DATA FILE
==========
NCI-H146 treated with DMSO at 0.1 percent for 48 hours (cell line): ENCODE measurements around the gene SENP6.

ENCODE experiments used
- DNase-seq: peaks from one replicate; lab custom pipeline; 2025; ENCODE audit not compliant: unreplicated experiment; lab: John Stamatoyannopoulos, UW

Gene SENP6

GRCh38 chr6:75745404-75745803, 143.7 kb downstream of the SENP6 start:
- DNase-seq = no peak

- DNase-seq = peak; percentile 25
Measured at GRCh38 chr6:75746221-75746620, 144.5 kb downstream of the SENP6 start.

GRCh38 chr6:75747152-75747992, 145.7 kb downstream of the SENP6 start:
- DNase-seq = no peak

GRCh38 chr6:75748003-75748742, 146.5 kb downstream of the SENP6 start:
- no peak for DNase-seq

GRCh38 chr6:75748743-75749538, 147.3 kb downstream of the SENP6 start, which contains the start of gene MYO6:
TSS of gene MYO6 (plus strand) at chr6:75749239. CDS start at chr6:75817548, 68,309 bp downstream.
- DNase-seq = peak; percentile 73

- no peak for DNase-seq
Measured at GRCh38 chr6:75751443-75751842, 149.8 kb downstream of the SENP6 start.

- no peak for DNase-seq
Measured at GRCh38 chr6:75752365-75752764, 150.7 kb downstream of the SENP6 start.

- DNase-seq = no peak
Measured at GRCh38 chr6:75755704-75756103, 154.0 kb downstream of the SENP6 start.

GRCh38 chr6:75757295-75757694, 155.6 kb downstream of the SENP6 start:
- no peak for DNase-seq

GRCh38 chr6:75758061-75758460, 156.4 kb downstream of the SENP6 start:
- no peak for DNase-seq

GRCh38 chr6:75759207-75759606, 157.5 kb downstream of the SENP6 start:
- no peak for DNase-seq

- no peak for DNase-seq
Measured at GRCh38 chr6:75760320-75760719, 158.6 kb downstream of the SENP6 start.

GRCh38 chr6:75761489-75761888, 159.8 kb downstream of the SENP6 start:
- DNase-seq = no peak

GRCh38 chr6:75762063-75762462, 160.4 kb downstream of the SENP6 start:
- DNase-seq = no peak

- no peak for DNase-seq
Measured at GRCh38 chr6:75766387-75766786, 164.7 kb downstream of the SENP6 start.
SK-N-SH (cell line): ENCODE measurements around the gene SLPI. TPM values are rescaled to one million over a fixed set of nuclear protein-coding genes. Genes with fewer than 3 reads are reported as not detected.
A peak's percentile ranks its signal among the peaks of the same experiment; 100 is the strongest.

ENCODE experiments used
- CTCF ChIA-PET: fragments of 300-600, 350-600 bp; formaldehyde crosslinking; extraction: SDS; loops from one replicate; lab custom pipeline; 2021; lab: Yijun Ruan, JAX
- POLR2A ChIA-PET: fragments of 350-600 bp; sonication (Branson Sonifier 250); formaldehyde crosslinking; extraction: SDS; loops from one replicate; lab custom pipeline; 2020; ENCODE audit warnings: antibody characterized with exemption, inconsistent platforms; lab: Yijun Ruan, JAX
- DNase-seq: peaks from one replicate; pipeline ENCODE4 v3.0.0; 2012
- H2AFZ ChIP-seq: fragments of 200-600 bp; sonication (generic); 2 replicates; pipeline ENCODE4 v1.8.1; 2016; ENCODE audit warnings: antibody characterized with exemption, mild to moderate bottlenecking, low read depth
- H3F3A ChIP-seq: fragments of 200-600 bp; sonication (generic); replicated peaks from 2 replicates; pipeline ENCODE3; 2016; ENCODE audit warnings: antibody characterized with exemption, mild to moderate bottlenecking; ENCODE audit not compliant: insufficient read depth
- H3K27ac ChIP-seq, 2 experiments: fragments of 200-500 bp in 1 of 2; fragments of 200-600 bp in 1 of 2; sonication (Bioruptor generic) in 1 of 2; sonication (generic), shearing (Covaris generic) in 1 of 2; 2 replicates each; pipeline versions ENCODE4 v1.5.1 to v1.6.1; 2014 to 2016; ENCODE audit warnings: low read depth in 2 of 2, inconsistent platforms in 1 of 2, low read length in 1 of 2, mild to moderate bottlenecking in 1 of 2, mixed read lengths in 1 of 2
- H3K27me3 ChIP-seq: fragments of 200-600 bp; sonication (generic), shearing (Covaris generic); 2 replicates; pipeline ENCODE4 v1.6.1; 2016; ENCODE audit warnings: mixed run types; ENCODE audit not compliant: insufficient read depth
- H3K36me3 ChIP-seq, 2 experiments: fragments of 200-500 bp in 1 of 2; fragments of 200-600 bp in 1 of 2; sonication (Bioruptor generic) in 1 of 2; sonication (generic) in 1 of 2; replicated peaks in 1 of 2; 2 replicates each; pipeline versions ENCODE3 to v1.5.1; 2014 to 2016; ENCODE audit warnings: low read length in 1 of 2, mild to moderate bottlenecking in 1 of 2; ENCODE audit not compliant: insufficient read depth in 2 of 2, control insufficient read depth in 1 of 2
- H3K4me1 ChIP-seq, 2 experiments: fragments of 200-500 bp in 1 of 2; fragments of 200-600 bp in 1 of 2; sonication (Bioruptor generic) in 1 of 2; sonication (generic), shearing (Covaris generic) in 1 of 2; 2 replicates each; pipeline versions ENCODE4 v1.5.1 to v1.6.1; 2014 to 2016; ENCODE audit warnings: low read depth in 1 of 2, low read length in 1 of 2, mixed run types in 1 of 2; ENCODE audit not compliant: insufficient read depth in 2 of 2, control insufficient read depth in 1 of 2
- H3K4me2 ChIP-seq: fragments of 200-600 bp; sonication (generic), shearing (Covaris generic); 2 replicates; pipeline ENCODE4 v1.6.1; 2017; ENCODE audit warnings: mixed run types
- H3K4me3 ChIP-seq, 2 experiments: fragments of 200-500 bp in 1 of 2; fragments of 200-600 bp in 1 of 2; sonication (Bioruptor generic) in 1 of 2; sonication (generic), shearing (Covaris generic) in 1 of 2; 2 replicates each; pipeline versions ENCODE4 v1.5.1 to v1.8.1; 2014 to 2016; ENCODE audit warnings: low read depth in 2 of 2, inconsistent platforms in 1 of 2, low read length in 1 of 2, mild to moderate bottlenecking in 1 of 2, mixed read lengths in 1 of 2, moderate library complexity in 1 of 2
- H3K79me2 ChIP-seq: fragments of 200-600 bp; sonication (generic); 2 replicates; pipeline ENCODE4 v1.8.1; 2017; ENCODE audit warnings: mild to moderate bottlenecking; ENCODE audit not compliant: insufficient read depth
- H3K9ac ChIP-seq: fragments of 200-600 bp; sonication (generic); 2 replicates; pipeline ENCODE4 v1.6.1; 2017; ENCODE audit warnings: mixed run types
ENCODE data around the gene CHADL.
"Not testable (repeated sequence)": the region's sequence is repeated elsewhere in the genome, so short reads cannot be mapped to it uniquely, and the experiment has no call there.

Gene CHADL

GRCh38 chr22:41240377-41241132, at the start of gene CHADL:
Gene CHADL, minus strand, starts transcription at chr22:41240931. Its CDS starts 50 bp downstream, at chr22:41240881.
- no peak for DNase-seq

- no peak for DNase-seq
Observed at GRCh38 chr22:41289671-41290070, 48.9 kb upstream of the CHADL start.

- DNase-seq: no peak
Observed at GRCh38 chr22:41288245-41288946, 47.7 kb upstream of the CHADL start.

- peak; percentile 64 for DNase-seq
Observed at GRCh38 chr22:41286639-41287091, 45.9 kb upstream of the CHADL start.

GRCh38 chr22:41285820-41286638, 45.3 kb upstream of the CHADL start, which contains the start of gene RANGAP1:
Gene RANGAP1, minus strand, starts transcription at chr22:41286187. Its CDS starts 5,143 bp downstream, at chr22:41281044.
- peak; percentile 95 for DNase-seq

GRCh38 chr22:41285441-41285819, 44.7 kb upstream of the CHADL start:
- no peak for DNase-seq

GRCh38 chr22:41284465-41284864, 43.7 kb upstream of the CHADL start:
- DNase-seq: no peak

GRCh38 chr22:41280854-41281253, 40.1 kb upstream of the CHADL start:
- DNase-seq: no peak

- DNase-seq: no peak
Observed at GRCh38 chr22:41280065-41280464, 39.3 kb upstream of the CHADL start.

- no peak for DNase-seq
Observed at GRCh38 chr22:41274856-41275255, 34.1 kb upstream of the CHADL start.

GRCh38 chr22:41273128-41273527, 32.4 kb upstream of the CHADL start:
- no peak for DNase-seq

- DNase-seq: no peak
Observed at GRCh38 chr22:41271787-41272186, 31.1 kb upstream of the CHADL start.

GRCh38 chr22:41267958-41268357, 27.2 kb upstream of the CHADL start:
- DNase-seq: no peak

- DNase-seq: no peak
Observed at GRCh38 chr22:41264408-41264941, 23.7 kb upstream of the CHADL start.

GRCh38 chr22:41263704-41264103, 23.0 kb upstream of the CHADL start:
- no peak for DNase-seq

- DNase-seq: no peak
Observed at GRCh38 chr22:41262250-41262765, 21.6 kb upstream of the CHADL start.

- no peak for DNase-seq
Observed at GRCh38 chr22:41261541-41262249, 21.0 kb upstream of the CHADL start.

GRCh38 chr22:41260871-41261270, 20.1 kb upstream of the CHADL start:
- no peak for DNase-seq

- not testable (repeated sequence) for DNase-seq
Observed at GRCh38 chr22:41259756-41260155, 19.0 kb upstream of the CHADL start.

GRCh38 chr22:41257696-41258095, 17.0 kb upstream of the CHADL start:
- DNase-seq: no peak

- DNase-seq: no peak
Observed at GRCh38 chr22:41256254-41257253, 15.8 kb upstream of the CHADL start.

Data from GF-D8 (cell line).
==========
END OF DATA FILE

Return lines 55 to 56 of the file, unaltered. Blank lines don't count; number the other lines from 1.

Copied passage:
GRCh38 chr22:41240377-41241132, at the start of gene CHADL:
Gene CHADL, minus strand, starts transcription at chr22:41240931. Its CDS starts 50 bp downstream, at chr22:41240881.